• Four-point gait: this gait provides the most support; move one crutch, then the opposite leg, then move the second crutch, followed last by the other leg (e.g., left crutch, right leg, right crutch, left leg); think of this as "walking on all fours"
  • Swing-through gait: first, both crutches are advanced simultaneously, then both legs move forward (swing-through) at the same time; this is the most common image that comes to mind when thinking of somebody using crutches
  • One-crutch gait: for this gait, the crutch is used on the strong (uninjured) side; move the crutch forward at the same time as the injured leg, then move the uninjured leg forward while the crutch supports the patient's weight

Using stairs with crutches

When climbing (ascending) stairs, the patient should position their unaffected (strong) leg next to the stair railing, then hold the handrail on that side. Position the crutch under the axilla (armpit) of the other (affected, or weak) side, then step up with the unaffected leg. Next, bring the affected leg and crutch up to the step.

When descending stairs (coming down), position the affected leg next to the stair railing and hold the handrail on that side. Position the crutch under the axilla on the other (unaffected) side. Lower the crutch one step, then move the affected leg down. Last, move the unaffected leg down to the step.

Cool Chicken Up with the good, down with the bad!

Full Transcript: Fundamentals - Practice & Skills, part 10: Canes, Walkers, and Crutches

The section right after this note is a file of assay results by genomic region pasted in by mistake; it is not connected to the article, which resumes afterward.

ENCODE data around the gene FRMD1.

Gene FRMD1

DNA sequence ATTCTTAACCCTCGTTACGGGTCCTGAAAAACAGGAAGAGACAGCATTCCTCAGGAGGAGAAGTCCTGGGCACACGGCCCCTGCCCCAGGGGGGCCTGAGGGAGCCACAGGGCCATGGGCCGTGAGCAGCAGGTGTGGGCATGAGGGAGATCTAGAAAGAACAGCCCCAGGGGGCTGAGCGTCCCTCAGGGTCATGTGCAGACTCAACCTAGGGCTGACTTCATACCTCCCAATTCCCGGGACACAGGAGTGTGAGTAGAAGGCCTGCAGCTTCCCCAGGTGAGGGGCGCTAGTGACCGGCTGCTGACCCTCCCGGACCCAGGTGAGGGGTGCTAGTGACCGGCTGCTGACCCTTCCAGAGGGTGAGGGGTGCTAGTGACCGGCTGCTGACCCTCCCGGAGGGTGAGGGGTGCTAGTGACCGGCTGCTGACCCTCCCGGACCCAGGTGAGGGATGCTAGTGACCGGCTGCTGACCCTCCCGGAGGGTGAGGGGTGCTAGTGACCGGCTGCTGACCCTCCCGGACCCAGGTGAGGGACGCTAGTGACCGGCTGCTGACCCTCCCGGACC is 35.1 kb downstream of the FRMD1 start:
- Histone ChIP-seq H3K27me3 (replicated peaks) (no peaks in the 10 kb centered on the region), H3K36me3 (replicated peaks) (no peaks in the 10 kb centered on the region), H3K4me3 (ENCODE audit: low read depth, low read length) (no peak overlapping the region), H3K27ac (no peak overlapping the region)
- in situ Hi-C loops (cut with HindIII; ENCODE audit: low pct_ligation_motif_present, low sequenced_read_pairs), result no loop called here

Hi. I'm Meris, and in this video, we are going to be talking about mobility devices such as canes, walkers, and crutches. I am going to following along using our Fundamentals of Nursing flashcards. These are available on our website, If you already have a set, and you want to follow along with me, I'm going to be starting on card number 72. Let us get started. Okay. So starting off, you can see that there is a lot of information here on canes and walkers. So I would very much encourage you to read this for detail and to go through this in your books because you will have a lot of patients who use mobility devices.

So first up, we are talking about canes. I want to give you some very important patient teaching. The cane should be held on the strong side. You may also call the strong side the good side or the unaffected side. So be sure you read any test question very carefully to make sure you understand which word it's using and what it means. So we hold canes on the strong side. The other thing is that the cane should be at the height of the patient's wrist or greater trochanter. The greater trochanter is that big bump on the femur right below the hip. It usually aligns with where the wrist will fall when the patient's arm is by their side, okay? Very important to know. And if I am using a four-pronged cane, I want to make sure that the flatter side is towards my body versus the rounded side which should go out, because I do not want my patient to trip and fall over those prongs.

Okay. So talking about walkers, walkers also should be at the height of the wrist when the patient's arms are by their side, so same generally height. And we are going to make sure that the patient has their elbows flexed when they are using it. We do not want it to be straight arms. That's going to lead to discomfort and injury. Big thing to know about walkers, though, is going to be that if my patient uses them, and they are sitting in a chair, I need my patient to learn to use the arms of the chair to help them get out of the chair, not the walker itself. The walker is not fixed to the ground, so if I try to pull myself up using it, I may end up pulling the walker, pulling myself, falling down, being hurt. So I push up off of the chair using the armrest of the chair. I do not pull myself using the walker.